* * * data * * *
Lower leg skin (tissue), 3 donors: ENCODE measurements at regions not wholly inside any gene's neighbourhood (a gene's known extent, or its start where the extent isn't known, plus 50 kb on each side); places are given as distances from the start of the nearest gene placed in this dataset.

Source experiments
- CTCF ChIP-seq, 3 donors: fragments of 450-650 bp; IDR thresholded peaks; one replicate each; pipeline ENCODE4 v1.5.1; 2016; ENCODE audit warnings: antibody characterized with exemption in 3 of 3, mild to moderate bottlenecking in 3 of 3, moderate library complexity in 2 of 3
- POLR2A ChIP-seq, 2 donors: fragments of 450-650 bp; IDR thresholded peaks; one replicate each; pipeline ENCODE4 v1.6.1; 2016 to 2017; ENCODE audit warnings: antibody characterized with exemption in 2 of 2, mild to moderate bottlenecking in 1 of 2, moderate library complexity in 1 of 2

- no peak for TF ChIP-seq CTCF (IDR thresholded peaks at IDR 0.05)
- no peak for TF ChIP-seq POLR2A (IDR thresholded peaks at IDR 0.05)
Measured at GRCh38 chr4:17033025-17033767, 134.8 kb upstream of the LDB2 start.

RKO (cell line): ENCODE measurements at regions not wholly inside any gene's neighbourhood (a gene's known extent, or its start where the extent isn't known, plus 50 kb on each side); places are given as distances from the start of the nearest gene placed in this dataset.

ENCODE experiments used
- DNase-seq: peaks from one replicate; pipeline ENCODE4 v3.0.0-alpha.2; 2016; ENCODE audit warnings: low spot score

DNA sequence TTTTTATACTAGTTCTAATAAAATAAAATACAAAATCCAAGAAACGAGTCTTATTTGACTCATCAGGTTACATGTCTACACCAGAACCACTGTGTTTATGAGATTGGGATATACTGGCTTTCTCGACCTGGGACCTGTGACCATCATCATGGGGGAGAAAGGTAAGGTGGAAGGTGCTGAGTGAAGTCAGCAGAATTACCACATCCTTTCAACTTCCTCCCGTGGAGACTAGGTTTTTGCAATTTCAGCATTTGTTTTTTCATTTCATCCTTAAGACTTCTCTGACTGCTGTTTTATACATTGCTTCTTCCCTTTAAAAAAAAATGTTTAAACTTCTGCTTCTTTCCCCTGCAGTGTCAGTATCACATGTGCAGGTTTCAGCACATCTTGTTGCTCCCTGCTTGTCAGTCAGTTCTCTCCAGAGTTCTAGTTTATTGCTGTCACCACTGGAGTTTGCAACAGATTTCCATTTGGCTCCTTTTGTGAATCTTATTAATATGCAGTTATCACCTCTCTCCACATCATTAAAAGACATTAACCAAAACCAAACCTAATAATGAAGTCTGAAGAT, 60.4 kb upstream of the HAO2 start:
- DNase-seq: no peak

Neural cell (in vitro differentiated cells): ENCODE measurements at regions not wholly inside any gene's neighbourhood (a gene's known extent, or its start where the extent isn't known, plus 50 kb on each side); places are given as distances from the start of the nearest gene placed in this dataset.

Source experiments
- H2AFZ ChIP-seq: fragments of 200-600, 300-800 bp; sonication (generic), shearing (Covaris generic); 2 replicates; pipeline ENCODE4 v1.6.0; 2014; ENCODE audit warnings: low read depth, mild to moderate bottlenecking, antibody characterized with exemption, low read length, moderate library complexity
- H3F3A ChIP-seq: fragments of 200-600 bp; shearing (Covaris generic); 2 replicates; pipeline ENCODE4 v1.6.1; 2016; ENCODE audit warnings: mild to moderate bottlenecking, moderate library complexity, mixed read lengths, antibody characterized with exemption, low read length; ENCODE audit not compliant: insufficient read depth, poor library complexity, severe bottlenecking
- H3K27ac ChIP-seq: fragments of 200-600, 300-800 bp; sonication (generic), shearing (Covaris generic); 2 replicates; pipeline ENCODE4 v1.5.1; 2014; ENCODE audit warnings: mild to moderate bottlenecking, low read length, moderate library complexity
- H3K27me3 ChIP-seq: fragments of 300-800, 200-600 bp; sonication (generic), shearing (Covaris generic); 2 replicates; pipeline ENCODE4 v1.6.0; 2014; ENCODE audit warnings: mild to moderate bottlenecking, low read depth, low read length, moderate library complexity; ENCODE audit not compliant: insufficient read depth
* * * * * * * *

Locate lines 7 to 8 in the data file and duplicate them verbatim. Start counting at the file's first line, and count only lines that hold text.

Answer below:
Measured at GRCh38 chr4:17033025-17033767, 134.8 kb upstream of the LDB2 start.

RKO (cell line): ENCODE measurements at regions not wholly inside any gene's neighbourhood (a gene's known extent, or its start where the extent isn't known, plus 50 kb on each side); places are given as distances from the start of the nearest gene placed in this dataset.